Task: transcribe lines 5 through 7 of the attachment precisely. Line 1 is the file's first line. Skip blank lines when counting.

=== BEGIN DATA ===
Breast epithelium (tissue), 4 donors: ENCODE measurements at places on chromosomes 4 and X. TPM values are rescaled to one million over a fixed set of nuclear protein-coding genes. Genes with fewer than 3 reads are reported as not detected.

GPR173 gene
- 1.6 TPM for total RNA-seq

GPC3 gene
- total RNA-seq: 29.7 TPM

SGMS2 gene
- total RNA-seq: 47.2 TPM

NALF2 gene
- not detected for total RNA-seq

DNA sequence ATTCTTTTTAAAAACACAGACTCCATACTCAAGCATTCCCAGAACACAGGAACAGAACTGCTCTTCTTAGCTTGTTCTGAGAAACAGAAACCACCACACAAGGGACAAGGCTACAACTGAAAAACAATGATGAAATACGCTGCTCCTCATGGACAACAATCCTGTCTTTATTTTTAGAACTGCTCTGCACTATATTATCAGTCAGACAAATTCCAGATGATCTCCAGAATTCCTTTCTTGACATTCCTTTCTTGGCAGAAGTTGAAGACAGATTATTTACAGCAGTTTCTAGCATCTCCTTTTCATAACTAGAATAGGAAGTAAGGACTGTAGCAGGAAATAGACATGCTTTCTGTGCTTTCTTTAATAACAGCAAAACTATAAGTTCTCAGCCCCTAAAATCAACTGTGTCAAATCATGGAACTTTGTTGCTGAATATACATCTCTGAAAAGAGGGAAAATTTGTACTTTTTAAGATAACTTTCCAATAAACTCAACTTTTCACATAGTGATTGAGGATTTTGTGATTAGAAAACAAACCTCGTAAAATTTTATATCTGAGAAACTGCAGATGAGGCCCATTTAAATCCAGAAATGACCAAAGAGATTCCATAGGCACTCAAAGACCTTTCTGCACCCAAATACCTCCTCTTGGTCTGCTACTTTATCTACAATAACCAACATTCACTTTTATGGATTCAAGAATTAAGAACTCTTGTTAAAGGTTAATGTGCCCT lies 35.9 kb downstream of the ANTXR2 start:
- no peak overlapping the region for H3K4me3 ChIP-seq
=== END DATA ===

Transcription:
- total RNA-seq: 29.7 TPM

SGMS2 gene
- total RNA-seq: 47.2 TPM